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Contextualized grading delayed to educate students on changes

Some want additional student input on contextualized grading.

The Dec. 9 email announcing the delay was the first time freshman Dani Callahan had ever heard about contextualized grading.

“I had to look it up myself to find what it meant a couple weeks ago when the email was sent out, and I still don’t know what it means,” she said.

Contextualized grading allows students to compare their final grade in a class with that of their peers. It would change the format of undergraduate transcripts by listing a student’s letter grade alongside the median grade in the section and percentile range from the median.

The contextualized transcript would also include an idea developed at UNC: the schedule point average, which averages the median grade point average for the set of classes the student took that semester.

“It adds key pieces of information that gives transcript readers a much better sense of what those grades mean,” said Andrew Perrin, a sociology professor supporting the change.

A 2009 report identified three problems with UNC grading — grade inflation, grade compression and systematic grading inequality.

In 1995, 27.8 percent of undergraduates received the Dean’s List distinction in the fall, while 40.1 percent were placed on the Dean’s List in fall 2008, according to the report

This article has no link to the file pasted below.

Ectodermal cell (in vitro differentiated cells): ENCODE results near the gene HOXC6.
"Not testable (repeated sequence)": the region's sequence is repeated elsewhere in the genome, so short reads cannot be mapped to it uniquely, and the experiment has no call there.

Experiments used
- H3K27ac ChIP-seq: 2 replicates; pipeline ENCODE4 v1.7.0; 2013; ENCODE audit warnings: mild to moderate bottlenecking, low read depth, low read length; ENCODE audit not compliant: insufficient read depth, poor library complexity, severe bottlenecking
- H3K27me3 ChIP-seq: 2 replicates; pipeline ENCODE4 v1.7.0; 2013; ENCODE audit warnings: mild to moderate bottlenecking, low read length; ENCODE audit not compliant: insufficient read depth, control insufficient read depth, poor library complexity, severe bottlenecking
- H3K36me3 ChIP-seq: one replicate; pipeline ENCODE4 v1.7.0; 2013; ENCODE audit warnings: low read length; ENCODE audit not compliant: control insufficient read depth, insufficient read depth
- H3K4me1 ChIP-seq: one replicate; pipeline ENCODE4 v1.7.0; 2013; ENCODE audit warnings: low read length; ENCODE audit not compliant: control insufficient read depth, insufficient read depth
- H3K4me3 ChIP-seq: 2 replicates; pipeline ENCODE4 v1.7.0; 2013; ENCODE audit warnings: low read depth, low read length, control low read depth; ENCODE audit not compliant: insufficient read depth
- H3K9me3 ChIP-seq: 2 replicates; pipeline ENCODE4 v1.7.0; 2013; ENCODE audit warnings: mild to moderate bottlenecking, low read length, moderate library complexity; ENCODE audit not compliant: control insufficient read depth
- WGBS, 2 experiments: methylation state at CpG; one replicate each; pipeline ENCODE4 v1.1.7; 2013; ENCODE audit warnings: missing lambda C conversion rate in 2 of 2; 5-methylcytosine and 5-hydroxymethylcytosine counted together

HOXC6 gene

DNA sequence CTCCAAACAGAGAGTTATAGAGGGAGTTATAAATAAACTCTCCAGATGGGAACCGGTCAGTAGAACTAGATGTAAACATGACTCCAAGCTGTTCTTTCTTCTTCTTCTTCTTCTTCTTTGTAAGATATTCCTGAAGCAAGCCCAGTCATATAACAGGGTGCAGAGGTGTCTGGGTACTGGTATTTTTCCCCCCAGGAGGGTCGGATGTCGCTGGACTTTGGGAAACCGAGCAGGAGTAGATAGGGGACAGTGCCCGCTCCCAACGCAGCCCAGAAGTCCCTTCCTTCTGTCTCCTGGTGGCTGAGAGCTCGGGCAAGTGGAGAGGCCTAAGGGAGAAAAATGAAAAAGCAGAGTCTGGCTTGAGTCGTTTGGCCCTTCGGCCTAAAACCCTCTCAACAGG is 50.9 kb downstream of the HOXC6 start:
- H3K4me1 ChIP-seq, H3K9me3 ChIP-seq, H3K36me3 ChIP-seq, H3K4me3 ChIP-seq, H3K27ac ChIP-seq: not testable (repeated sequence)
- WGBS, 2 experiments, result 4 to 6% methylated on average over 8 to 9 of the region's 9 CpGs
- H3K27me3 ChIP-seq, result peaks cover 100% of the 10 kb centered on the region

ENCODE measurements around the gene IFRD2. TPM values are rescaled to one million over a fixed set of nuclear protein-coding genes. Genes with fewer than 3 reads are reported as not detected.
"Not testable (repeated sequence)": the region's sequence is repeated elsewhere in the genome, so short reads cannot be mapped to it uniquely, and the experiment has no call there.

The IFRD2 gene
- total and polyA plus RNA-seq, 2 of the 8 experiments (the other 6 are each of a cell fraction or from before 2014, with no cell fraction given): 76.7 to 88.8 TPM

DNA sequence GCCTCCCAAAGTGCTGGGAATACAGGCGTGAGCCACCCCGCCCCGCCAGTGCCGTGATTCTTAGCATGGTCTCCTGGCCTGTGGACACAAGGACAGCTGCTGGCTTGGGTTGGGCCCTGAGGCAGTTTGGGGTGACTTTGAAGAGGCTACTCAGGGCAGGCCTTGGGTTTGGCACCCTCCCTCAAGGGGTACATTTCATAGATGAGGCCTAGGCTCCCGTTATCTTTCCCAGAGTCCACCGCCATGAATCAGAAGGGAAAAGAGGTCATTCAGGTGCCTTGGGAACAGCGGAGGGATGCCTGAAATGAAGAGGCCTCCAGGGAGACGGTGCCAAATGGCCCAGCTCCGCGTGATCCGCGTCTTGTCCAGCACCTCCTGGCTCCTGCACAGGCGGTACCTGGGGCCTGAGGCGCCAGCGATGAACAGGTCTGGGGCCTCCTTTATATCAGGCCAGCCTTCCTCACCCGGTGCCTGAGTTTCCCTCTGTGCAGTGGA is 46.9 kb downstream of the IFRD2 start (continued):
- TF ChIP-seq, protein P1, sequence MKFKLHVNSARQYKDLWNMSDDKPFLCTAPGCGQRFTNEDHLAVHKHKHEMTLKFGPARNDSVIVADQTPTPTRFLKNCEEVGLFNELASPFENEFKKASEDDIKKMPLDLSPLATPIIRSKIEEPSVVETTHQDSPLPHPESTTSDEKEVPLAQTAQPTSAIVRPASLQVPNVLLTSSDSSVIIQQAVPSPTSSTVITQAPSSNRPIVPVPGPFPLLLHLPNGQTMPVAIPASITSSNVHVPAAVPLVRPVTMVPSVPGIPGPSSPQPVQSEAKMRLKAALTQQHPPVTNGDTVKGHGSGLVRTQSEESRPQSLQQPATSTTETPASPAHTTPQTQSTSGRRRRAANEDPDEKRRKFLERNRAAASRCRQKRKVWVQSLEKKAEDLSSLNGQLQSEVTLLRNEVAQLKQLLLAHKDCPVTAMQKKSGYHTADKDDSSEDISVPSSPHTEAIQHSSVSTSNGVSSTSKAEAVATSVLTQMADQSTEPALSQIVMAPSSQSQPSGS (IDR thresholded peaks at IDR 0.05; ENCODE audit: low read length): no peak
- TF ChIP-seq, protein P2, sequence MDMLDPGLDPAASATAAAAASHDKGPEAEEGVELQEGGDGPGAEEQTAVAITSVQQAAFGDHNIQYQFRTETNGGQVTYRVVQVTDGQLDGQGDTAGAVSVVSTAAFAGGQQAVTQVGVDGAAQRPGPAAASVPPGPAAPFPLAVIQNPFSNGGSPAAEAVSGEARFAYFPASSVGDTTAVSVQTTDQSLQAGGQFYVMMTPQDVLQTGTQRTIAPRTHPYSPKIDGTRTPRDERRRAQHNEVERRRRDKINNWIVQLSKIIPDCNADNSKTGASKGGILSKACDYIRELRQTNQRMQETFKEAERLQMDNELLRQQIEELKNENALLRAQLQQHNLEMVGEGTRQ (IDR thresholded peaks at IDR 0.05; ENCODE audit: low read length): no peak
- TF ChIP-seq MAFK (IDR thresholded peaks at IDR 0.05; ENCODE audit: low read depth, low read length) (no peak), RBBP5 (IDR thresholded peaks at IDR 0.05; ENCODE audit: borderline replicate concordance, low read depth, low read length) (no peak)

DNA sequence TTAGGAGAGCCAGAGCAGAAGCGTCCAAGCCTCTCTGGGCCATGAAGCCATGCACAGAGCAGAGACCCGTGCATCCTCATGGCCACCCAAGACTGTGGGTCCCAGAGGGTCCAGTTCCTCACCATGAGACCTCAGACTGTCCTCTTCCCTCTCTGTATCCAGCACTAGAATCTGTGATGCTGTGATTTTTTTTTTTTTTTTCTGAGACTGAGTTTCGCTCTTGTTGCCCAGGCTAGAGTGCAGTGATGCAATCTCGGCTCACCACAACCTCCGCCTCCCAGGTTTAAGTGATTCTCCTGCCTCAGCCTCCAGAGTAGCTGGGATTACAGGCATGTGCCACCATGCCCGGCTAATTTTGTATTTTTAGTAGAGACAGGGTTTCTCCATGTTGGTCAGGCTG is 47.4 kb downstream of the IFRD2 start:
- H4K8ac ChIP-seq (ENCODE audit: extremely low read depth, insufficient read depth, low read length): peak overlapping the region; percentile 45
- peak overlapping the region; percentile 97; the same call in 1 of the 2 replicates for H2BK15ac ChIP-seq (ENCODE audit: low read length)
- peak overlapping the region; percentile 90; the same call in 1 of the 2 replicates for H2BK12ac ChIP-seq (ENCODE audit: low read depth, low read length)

Proponents of contextualized grading say it will help identify grade dynamics and create more transparency.

Christopher Derickson, assistant provost and university registrar, said the delay stemmed from concerns about formatting and lack of research on how the change would affect students.

“We want to know how this is going to impact students,” he said. “We’ve been working on it for more than a year but did not have the additional testing that I wanted to have.”

Derickson said one of the biggest problems was making the transcripts clear to employers and graduate schools.

“I don’t want to say I believe it’s technologically ready,” he said. “I want to know 100 percent that it is ready to implement.”

In December, student government pushed to delay the implementation of contextualized transcript.

Student Body Vice President Kyle Villemain said students should be educated about transcript changes before their implementation, especially because the original idea was pushed by students in 2010.

“Current students should weigh in and decide whether there are benefits to this rolling out or not,” he said.

Perrin said contextualized grading has been implemented at other universities but not to the scope for which it is planned at UNC.

“We are very much a leader in this area,” he said.

Derickson said upperclassmen had voiced concerns about seeing a mix of contextual and noncontextual information on their transcripts. He hopes to use the delay to talk to more students and perhaps give them access to an unofficial contextualized transcript.

“I would like to have an extended period where we would have live testing for students,” he said. “And I would have samples go out to schools and employers.”

Connor Choka, a Hispanic linguistics major, said he understands the premise behind contextualized grading, but said he would like to know how contextualized grading will specifically work at UNC.

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“I’d like one of the individuals in administration, maybe Chancellor Folt or the Dean of Students, to explain what it is and how it’s going to benefit us as students and as a University,” Choka said.